Queen Charlotte Track 2015 – introduction and preparation

Early next month, April 2015, my wife Lynn, and myself (Dave), are intending to walk the Queen Charlotte Track (QCT) in Marlborough, New Zealand. It will be our 3rd trip to the track, and being just a few hours travel from our home in Whitby New Zealand it is a trip which is easy and affordable for us.

Later on I will report on our trip, but until then I will fill in some of the back story on why we are doing the track again.

Our first experience – 2011

It all started back in 2011. Until then, the QCT was just a name, a short track which started and finished with a boat ride, and didn’t look that exciting. In 2011, the CEO of the small organisation I worked for organised the annual retreat for staff and partners, basing it at Mistletoe Bay. Being a bit of a control freak, he decided we were to arrive from Picton on one of the local water taxis, and spend the weekend without cars, just sitting around and boozing. I wasn’t keen on the whole idea of the weekend anyway, but this did not sound like a lot of fun to me. So we modified the plans a little to suit ourselves.

Rather than take the mid morning ferry from Wellington to Picton, and then a water taxi across the sound, we took our car on the 2:30 a.m. crossing, and drove to Mount Stokes about an hour or so north of Mistletoe Bay. We walked up Mount Stokes  (1200 metres) and on completion, drove back to Mistletoe bay, arriving an hour or so after the rest of the party, who had all arrived by car anyway! Mt Stokes photos are to be found here.

The rest of the weekend was starting to look like a bunch or morose people hanging around with a beer bottle or glass of wine stuck in their hands, looking after their bored kids, and that was just a bit depressing. So on day 2, we explored the Mistletoe bay area, and then walked a few kilometres north up the QCT, and  headed up to the viewpoint above the bay, with panoramic views around the sounds. We met fellow worker Matt and his young lady walking up as we walked down, so we were not the only ones not keen on the way the weekend was going!

Day 3, and we got up early, and walked south along the QCT to the end of the peninsula, and enjoyed terrific views most of the way, and a nice packed lunch. Once again we crossed paths with Matt, this time on a mountain bike, traveling with Mark, who mountain biked the same path we had just walked.

Lynn and I had an hour or so in a double kayak sometime during the weekend.

Day 4 was supposed to be pack up and catch the midday ferry back to Wellington, but Lynn and I decided that the late ferry was a much better idea, and visited Omaka, to see the air craft museum there, and also went for a drive around the coast road up the east coast to Picton – what a drive!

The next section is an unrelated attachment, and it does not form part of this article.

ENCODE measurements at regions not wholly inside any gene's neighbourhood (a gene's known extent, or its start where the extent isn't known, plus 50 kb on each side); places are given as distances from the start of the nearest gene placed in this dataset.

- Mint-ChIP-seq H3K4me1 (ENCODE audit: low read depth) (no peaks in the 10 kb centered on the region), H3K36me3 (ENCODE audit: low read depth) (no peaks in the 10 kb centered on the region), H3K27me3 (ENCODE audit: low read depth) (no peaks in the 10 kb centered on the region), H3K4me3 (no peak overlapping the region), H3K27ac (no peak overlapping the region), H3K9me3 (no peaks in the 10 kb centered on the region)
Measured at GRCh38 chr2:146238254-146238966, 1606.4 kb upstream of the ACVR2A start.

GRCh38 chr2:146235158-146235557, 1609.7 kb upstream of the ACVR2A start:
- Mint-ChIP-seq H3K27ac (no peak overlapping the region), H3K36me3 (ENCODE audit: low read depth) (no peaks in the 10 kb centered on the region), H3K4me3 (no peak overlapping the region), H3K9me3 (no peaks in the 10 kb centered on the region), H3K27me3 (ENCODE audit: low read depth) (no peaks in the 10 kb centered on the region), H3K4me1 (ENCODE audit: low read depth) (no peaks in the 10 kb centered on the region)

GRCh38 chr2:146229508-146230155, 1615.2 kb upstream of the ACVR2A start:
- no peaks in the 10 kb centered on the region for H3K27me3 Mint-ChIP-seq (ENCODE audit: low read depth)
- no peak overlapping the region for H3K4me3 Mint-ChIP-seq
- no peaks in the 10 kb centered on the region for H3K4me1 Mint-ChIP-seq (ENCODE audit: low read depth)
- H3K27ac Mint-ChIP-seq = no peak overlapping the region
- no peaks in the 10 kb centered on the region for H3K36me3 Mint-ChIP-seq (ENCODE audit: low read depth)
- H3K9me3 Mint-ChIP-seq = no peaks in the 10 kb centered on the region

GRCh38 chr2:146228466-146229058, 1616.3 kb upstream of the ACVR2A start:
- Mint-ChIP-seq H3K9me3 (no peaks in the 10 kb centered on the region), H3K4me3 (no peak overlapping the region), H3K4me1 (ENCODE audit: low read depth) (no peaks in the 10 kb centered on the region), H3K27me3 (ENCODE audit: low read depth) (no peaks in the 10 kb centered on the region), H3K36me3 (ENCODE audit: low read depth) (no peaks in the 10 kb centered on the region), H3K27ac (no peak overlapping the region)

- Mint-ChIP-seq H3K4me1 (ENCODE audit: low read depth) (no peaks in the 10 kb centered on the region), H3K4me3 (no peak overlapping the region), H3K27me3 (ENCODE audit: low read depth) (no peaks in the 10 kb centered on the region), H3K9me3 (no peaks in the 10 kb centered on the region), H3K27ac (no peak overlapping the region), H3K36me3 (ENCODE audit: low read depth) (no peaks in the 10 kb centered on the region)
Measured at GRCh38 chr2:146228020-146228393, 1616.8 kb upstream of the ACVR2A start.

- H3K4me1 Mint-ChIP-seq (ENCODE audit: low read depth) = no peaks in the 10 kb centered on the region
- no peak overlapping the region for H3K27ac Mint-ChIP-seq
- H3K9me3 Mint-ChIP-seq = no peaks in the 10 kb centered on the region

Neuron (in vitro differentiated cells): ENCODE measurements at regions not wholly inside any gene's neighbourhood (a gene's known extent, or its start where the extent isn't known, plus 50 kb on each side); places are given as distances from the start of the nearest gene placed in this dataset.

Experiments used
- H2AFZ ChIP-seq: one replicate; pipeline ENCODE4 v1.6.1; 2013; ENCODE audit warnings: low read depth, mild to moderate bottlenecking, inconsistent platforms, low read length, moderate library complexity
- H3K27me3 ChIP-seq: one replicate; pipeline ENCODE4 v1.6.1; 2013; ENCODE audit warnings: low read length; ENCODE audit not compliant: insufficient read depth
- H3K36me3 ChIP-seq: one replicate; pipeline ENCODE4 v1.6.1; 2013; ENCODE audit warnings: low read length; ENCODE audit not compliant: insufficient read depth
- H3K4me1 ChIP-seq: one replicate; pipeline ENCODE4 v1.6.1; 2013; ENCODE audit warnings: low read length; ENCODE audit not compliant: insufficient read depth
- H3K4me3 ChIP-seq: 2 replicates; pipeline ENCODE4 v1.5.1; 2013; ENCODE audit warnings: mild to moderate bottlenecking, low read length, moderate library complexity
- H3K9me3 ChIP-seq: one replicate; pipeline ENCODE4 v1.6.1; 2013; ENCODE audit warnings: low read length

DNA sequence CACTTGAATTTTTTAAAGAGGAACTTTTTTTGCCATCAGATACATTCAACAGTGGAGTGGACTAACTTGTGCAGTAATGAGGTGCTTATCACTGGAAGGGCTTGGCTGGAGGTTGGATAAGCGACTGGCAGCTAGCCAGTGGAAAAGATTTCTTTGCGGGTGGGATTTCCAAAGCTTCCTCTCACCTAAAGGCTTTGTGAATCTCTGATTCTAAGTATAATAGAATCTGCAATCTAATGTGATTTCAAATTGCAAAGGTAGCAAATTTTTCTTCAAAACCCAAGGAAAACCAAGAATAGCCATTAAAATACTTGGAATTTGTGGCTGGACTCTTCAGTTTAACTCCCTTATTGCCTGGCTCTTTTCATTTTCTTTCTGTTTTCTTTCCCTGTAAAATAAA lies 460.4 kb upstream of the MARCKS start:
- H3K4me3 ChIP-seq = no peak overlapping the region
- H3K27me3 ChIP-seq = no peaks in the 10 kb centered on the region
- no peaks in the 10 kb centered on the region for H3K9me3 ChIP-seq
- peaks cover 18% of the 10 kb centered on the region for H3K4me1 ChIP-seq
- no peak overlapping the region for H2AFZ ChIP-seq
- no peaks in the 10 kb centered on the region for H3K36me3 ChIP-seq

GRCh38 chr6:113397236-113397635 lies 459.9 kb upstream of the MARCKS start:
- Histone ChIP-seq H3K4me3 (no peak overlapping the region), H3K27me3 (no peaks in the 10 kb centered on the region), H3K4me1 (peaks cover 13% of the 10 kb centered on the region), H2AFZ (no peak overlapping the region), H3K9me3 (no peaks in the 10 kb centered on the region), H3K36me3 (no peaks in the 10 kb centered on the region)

So what could have been a pretty awful weekend turned out to be quite an adventure for Lynn and I. We caught the QCT bug, and decided that it was the perfect walk for us, given our combined age of 108 years at the time.

We took a few photos while on this trip, which are on Flikr here.

Our first attempt at the whole track 

It took a few years to get round to planning a walk of the whole track, but at Easter 2014, we had the whole thing planned out and set off to walk the QCT from end to end.

We spent a few weeks planning our trip, we had no idea what the rest of the track was like, so we decided to plan on the side of caution. The trip also evolved into a slightly softer trip than we had planned. The water taxi companies, as well as transferring you to the start and from the end of track, will also transfer a bag for you each day, effectively from one days accommodation to the next. This means rather than carrying everything on our backs we could take a little bit more and enjoy a better choice of food and some dry clothes occasionally.

We also started out planning to camp every night, but we decided to enjoy the occasional night in a bed, with some nice restaurant food. The walk is possible in 3 days, 4 is a good number, 5 is the usual number apparently, we decided on 6 days, including a rest day! So our planned itinerary was as follows.

  1.  Ferry from Wellington to Picton at 2:30 a.m., water taxi to Ship’s Cove, walk to Furneaux Lodge (14km) where we would stay in a cabin and eat dinner and breakfast at the Lodge.
  2. Walk to Camp Bay, near Punga lodge (12km), and sleep in the tent and eat camp food.
  3. Walk from Camp bay to The Portage (26km), and stay at deBretts, have dinner at the portage, cook our own breakfast.
  4. Have a rest day in the area of The Portage, maybe have lunch there, and camp at Cowshed Bay, enjoying dinner at the camp site.